Congress should share Iran nuke pact responsibility

The stakes are high.

Sealing a deal to keep Iran from becoming a nuclear power has gotten more complicated now that Congress has muscled its way onto the field of play. Allowing Congress 30 days to vote on a deal before any sanctions it previously imposed on Iran can be lifted could disrupt a nuclear agreement. But that’s a risk worth taking.

The stakes are high. Congress should be involved in determining whether the United States and its partners — Britain, France, China, Russia and Germany — got the best terms possible. But lawmakers should play that role responsibly. They should avoid a replay of the nastiness and partisanship that led to an invitation for Israeli Prime Minister Benjamin Netanyahu to speak before Congress, and the sending of an open letter to Iran’s leaders challenging President Barack Obama’s ability to sustain a deal.

There are encouraging signs the congressional review will have a more bipartisan flavor.

Democrats, including minority-leader-in-waiting Sen. Charles Schumer of New York, joined Republicans in pushing for legislation that would give Congress a role in reviewing the agreement. The Senate Foreign Relations Committee crafted the bill in a give-and-take with Obama. The bill is now headed to the full Senate. And after initially resisting congressional involvement, Obama said he will sign it.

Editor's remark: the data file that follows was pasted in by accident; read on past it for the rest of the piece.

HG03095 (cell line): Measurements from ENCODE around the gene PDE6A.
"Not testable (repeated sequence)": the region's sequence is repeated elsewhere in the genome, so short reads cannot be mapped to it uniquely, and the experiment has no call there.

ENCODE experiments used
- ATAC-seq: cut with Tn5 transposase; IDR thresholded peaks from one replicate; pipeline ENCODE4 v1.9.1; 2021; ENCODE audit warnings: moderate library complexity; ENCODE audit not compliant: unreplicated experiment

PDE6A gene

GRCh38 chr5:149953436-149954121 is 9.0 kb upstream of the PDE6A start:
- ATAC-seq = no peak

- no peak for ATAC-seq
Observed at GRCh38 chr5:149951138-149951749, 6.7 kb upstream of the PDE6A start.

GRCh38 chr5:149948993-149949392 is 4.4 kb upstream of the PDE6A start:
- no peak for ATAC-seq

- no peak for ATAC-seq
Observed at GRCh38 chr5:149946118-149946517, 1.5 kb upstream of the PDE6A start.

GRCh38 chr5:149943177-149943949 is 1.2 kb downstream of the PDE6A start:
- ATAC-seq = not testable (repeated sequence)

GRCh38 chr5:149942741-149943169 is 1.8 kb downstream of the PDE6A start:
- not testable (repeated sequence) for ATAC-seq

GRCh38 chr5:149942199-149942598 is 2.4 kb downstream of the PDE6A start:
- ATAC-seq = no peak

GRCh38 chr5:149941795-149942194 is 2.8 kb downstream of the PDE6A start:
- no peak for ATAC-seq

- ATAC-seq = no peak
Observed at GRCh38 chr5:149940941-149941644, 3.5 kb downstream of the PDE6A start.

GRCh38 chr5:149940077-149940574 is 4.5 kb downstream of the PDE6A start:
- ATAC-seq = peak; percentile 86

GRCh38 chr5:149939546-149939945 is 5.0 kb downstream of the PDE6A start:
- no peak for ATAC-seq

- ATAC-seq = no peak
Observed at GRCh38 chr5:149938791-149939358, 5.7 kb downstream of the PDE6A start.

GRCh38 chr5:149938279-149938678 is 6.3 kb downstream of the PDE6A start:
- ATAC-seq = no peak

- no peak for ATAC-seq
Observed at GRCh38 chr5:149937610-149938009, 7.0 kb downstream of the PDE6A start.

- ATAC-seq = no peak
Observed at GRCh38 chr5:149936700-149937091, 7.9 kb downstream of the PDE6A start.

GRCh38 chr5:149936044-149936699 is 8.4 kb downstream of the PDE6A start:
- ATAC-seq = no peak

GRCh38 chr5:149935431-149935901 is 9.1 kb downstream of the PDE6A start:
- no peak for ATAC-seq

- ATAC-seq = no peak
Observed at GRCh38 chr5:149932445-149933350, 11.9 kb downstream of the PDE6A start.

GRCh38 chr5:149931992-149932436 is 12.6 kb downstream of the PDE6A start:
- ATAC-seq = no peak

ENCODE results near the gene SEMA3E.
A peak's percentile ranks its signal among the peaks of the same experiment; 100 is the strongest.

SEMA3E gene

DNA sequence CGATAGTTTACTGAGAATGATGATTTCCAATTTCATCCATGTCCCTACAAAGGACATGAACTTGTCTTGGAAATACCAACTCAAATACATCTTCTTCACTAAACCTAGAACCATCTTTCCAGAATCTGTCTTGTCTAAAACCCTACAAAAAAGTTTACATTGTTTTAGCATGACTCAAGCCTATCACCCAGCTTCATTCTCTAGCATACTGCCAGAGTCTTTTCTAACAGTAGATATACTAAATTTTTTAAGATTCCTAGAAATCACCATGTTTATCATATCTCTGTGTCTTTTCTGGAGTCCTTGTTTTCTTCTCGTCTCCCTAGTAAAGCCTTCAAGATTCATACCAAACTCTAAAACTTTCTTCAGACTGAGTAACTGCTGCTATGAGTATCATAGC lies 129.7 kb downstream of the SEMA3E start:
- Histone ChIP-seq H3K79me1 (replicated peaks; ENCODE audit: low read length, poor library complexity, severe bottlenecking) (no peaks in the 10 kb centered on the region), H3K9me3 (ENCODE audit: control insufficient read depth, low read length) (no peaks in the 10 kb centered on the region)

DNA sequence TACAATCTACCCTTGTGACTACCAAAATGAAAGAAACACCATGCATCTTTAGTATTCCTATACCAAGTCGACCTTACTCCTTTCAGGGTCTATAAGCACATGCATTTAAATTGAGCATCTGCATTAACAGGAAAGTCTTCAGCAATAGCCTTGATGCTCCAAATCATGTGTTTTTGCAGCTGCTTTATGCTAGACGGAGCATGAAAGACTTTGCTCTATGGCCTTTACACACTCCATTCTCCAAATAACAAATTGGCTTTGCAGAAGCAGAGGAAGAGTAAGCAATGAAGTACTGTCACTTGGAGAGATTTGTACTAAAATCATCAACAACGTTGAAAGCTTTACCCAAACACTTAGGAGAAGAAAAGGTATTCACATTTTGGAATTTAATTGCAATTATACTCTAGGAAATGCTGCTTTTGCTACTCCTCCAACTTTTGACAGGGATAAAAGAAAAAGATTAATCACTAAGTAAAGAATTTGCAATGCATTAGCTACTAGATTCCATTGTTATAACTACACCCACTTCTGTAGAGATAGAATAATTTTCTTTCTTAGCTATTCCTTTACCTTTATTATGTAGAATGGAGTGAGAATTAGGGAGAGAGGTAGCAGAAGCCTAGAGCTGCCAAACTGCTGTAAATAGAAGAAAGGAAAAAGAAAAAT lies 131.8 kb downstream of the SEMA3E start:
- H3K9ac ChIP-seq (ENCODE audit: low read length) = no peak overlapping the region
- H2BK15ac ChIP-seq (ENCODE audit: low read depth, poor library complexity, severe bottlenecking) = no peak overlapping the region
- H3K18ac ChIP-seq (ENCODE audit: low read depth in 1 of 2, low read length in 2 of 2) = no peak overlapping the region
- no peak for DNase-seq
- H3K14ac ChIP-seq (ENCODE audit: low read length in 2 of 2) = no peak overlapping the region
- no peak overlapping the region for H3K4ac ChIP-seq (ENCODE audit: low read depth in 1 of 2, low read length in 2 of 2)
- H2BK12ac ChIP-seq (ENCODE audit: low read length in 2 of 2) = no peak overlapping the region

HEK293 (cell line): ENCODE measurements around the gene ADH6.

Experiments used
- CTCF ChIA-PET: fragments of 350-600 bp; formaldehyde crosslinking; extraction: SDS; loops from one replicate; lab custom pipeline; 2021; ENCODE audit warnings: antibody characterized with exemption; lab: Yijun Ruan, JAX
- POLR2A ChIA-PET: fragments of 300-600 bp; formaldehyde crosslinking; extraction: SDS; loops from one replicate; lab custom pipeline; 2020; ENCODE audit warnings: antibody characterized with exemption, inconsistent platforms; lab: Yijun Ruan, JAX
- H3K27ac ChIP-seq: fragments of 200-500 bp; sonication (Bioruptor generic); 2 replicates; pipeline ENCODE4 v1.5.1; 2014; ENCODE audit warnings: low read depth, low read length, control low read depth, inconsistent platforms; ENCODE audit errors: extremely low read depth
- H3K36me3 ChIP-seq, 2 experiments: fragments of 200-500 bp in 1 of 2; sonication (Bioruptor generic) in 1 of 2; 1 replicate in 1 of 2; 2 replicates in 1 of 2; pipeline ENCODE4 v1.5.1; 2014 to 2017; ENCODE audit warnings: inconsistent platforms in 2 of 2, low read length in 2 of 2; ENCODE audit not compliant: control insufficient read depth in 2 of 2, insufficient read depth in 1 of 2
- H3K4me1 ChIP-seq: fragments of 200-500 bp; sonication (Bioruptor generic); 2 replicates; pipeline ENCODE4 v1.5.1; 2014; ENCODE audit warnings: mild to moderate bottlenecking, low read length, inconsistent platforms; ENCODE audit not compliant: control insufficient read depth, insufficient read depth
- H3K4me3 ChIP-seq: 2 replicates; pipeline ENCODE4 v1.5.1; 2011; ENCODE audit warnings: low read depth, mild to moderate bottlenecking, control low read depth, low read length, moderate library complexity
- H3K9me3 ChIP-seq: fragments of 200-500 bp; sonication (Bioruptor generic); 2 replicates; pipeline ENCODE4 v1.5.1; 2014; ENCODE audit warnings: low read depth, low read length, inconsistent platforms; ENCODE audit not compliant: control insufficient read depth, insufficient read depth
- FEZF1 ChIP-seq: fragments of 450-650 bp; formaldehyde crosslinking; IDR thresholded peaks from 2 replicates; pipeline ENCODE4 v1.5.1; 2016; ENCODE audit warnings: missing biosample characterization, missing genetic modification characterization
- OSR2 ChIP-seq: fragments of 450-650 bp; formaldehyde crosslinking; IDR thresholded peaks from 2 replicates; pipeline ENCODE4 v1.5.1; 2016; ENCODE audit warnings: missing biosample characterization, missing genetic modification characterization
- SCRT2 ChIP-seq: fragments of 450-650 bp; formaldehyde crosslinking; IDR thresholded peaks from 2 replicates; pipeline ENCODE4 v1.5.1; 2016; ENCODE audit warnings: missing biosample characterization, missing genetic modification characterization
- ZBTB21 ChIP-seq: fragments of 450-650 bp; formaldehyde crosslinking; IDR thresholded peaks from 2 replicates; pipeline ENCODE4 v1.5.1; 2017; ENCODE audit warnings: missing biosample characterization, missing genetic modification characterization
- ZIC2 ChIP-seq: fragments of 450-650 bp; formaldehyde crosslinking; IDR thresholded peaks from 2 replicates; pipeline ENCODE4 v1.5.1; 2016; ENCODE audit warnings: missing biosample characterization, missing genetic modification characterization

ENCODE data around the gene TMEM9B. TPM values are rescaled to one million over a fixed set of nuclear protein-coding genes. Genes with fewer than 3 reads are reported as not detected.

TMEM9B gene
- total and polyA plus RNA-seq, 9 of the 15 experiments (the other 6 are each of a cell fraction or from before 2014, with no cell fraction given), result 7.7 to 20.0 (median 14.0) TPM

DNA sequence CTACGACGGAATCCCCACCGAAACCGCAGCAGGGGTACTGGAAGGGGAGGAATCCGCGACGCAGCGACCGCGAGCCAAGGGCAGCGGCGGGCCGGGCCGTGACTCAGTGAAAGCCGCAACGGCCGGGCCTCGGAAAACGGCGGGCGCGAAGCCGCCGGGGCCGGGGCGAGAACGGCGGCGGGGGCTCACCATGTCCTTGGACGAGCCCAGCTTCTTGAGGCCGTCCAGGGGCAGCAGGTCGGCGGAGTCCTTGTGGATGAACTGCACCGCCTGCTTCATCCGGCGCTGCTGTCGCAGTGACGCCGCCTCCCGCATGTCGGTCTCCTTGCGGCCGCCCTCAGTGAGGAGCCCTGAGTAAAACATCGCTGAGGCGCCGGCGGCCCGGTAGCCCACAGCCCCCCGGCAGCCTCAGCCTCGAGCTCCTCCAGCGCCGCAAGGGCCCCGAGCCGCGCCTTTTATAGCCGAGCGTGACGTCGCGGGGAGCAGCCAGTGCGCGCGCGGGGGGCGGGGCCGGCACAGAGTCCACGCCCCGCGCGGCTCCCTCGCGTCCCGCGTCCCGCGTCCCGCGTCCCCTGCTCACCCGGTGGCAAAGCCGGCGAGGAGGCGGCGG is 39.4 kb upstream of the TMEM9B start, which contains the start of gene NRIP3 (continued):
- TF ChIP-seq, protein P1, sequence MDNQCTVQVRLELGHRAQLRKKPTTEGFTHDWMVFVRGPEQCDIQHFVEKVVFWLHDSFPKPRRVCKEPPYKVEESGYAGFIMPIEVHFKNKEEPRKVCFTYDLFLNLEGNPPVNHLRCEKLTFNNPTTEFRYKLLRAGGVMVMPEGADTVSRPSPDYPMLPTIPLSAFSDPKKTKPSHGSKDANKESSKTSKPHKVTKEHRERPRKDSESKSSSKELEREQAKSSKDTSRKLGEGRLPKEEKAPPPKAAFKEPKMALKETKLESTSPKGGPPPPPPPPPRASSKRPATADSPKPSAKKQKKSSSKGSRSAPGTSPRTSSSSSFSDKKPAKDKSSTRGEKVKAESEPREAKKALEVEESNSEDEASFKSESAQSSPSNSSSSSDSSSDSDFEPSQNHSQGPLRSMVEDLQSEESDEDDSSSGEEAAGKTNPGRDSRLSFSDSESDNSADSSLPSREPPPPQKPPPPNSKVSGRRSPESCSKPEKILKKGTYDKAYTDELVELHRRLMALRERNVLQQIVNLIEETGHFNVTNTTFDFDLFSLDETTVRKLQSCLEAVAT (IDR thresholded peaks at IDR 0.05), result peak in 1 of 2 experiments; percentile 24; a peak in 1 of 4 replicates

The bill would authorize Congress to vote on an eventual end to sanctions and then return to the issue later, allowing time to see whether Iran meets its obligations. Congress could also reject the agreement, a decision Obama could veto, which would require two-thirds majorities in the Senate and House to override. That means Democrats would have to join Republicans to ultimately block a deal.

With a June 30 deadline for a final pact looming over negotiators when they go back to the table this week, reaching agreement on the details won’t be easy, particularly with Iran now agitating for sanctions to be lifted immediately and resisting inspections at its military bases.

Fortunately, there is now a chance the deal eventually reached will get a fair review from Congress.

The Editorial Board